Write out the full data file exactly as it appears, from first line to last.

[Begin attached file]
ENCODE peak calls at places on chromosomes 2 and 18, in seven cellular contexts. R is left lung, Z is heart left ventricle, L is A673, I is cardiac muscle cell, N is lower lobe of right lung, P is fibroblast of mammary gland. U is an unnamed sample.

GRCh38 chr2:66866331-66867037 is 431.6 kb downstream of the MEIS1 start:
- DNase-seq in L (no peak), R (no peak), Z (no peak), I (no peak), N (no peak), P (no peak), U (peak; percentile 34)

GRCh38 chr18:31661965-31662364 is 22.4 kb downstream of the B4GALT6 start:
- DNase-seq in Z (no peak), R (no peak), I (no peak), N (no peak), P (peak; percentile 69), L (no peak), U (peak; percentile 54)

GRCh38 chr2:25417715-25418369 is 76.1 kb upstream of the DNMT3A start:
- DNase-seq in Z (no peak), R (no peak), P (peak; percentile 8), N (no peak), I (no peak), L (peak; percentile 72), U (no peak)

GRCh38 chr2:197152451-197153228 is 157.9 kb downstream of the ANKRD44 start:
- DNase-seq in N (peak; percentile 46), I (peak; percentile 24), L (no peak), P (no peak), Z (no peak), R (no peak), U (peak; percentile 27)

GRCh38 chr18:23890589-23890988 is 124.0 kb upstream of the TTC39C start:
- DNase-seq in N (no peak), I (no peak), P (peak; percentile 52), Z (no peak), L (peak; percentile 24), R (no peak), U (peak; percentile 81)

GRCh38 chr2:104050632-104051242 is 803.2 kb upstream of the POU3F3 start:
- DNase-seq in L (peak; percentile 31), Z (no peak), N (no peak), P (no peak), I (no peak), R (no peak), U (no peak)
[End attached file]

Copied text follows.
ENCODE peak calls at places on chromosomes 2 and 18, in seven cellular contexts. R is left lung, Z is heart left ventricle, L is A673, I is cardiac muscle cell, N is lower lobe of right lung, P is fibroblast of mammary gland. U is an unnamed sample.

GRCh38 chr2:66866331-66867037 is 431.6 kb downstream of the MEIS1 start:
- DNase-seq in L (no peak), R (no peak), Z (no peak), I (no peak), N (no peak), P (no peak), U (peak; percentile 34)

GRCh38 chr18:31661965-31662364 is 22.4 kb downstream of the B4GALT6 start:
- DNase-seq in Z (no peak), R (no peak), I (no peak), N (no peak), P (peak; percentile 69), L (no peak), U (peak; percentile 54)

GRCh38 chr2:25417715-25418369 is 76.1 kb upstream of the DNMT3A start:
- DNase-seq in Z (no peak), R (no peak), P (peak; percentile 8), N (no peak), I (no peak), L (peak; percentile 72), U (no peak)

GRCh38 chr2:197152451-197153228 is 157.9 kb downstream of the ANKRD44 start:
- DNase-seq in N (peak; percentile 46), I (peak; percentile 24), L (no peak), P (no peak), Z (no peak), R (no peak), U (peak; percentile 27)

GRCh38 chr18:23890589-23890988 is 124.0 kb upstream of the TTC39C start:
- DNase-seq in N (no peak), I (no peak), P (peak; percentile 52), Z (no peak), L (peak; percentile 24), R (no peak), U (peak; percentile 81)

GRCh38 chr2:104050632-104051242 is 803.2 kb upstream of the POU3F3 start:
- DNase-seq in L (peak; percentile 31), Z (no peak), N (no peak), P (no peak), I (no peak), R (no peak), U (no peak)